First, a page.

Alliance Online News: Census Bureau Releases Poverty and Income Data

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Newsletters | September 17, 2013


September 17, 2013    
 
    ISSUES  |  POLICY  |  SOLUTIONS  |  NEWS & EVENTS Forward Editor: Emanuel Cavallaro    
   
 
Spotlight On...
Census Bureau Releases Poverty and Income Data

The Census Bureau released a report today titled, "Income, Poverty, and Health Insurance Coverage in the United States: 2012." This report presents national data on the current population and examines multi-year trends in income, poverty, and health insurance. Nationally, not much has changed from 2011 to 2012 with regard to income or poverty and neither has recovered to the levels seen in 2007 (before the recession):

  • Median household income in 2012 was $51,017, essentially no change from the 2011 median income of $51,100, but still 8.3 percent lower than 2007; and
  • The official poverty rate was 15.0 percent and there were 46.5 million people in poverty in 2012 with no significant change since 2011. However, the poverty rate was 2.5 percent higher than in 2007.

In some locations and for some populations, the picture has worsened. The number of people in poverty did increase among people over the age of 65 (from 3.6 million in 2011 to 3.9 million in 2012), people living in the South (from 18.2 million in 2011 to 19.1 million in 2012), and people living outside of metropolitan statistical areas (from 8 million in 2011 to 8.5 million in 2012).

There were also some signs of recovery:

  • The West experienced a 3.2 percent increase in real median income and 0.7 percent decrease in poverty rate from 15.8 percent in 2011 to 15.1 percent in 2012;
  • The number of men working full time, year round increased by 1 million between 2011 and 2012; and
  • Real median income increased 3.2 percent for households residing in principal cities.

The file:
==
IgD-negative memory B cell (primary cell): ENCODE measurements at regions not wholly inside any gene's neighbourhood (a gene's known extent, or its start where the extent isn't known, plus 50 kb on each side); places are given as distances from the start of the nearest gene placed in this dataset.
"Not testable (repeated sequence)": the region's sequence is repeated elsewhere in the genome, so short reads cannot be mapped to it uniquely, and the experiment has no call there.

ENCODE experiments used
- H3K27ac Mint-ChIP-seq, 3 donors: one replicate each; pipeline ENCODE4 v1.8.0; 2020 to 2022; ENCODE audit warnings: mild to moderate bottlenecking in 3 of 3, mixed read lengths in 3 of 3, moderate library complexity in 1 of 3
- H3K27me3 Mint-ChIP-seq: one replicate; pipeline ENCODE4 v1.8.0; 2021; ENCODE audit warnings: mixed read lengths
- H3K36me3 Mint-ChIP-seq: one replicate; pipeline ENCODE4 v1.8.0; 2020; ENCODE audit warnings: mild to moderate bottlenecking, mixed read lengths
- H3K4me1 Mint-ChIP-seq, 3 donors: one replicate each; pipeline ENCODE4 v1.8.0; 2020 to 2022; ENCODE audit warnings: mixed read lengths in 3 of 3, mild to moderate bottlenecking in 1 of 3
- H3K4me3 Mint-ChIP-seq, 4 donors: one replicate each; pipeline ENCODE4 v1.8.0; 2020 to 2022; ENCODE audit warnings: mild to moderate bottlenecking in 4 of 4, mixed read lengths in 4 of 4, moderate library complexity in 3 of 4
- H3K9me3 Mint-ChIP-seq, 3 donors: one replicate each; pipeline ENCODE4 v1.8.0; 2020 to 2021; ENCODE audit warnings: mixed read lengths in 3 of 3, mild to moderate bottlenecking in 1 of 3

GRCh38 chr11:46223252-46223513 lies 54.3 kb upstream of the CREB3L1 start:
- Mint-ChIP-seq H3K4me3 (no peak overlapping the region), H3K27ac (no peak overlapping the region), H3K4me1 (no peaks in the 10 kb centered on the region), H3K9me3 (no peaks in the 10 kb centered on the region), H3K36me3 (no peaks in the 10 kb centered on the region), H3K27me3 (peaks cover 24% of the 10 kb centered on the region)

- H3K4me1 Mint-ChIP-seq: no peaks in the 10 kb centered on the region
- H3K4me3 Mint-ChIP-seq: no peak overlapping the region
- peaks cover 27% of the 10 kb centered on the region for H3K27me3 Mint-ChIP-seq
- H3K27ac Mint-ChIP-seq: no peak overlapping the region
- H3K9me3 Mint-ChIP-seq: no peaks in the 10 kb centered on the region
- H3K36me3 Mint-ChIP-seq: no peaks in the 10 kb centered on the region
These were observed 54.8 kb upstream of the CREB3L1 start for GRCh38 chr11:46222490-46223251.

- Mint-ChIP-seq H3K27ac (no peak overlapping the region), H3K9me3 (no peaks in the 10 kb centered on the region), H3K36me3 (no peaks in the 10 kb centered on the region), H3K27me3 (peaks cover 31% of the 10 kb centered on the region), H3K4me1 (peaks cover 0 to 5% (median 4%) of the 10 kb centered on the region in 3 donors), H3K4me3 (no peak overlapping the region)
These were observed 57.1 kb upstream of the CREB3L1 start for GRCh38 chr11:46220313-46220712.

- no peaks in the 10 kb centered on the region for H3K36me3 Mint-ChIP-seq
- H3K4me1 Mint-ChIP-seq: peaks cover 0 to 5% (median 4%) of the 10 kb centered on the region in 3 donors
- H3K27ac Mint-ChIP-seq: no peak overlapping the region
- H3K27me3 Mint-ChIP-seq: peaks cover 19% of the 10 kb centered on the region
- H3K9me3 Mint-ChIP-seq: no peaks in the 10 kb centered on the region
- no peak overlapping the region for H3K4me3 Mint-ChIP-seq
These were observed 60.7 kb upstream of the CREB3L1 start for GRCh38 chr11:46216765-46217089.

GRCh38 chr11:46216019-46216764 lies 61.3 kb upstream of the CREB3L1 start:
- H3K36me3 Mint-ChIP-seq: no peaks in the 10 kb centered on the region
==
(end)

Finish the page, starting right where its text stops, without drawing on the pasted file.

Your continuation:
Read the full report:

 

 
Hill Update

House Stalls Passage of Continuing Resolution
After Congress returned from recess last Monday, it was anticipated that they would quickly resume negotiations around fiscal year (FY) 2014 funding. Last Tuesday, September 10, House Appropriations Committee Chair Harold Rogers (R-KY) filed a continuing resolution (CR), a stopgap funding measure that would keep the government running beyond the end of the fiscal year on September 30. The CR filed would continue to fund the federal government at post-sequestration FY 2013 levels until December 15. The topline number for federal spending for a fiscal year with programs funded at these levels would be $986 billion, $19 billion above the $967 billion cap for FY 2014 under the Budget Control Act of 2011 (BCA), but $72 billion below the $1,058 billion pre-sequestration level Democrats are hoping for (which would eliminate sequestration). The topline number that is agreed upon for the CR will be important in determining leverage in the final FY 2014 negotiations.

House leadership introduced a plan last Tuesday, September 10, to use a legislative maneuver to connect the short-term CR with a vote on defunding the Affordable Care Act (ACA). In this proposed plan, the CR could pass even if the measure to defund the ACA fails. However, many conservatives made it clear last week that they do not believe the plan does enough to cut spending, particularly to the ACA.

Senate leadership seeks a CR that ends prior to December 15 so that Members of Congress may have the opportunity to vote on repealing sequestration before final FY 2014 funding levels are determined. On Thursday, September 12, top House and Senate leaders met to discuss these fiscal issues. Yesterday, President Obama weighed in on these issues during a speech in which he strongly criticized the GOP for keeping the sequester in place as well as conservatives who hope to defund the ACA. This week, Congress is expected to move forward on agreeing to a CR.

House Veterans Affairs Subcommittee Holds Hearing on Homeless Veterans Program